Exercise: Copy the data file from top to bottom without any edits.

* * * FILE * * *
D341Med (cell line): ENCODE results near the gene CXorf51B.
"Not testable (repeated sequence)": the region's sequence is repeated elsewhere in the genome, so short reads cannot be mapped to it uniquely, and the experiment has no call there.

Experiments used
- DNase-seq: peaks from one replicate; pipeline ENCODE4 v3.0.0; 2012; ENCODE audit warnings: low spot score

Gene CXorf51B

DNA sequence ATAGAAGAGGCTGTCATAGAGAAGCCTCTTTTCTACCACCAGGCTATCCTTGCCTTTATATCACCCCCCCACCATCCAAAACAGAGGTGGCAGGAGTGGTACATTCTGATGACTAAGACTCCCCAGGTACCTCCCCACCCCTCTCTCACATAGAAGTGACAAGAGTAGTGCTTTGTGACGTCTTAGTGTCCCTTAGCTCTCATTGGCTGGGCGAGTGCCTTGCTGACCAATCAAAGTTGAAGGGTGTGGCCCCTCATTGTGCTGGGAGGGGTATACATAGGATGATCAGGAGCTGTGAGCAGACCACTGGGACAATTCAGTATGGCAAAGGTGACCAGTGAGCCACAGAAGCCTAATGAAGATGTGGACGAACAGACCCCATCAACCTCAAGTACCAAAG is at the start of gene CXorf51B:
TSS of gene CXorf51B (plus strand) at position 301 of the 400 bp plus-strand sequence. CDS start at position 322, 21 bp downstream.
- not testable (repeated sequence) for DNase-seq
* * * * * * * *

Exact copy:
D341Med (cell line): ENCODE results near the gene CXorf51B.
"Not testable (repeated sequence)": the region's sequence is repeated elsewhere in the genome, so short reads cannot be mapped to it uniquely, and the experiment has no call there.

Experiments used
- DNase-seq: peaks from one replicate; pipeline ENCODE4 v3.0.0; 2012; ENCODE audit warnings: low spot score

Gene CXorf51B

DNA sequence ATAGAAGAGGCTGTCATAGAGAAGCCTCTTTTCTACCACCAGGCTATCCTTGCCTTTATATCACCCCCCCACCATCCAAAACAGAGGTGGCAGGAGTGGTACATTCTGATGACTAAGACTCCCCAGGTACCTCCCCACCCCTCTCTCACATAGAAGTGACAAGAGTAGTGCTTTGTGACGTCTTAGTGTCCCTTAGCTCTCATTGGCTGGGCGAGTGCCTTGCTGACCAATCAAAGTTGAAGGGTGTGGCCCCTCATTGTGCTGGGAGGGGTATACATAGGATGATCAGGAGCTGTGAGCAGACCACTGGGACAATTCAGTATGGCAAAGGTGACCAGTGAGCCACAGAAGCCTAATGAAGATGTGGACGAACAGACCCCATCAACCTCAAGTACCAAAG is at the start of gene CXorf51B:
TSS of gene CXorf51B (plus strand) at position 301 of the 400 bp plus-strand sequence. CDS start at position 322, 21 bp downstream.
- not testable (repeated sequence) for DNase-seq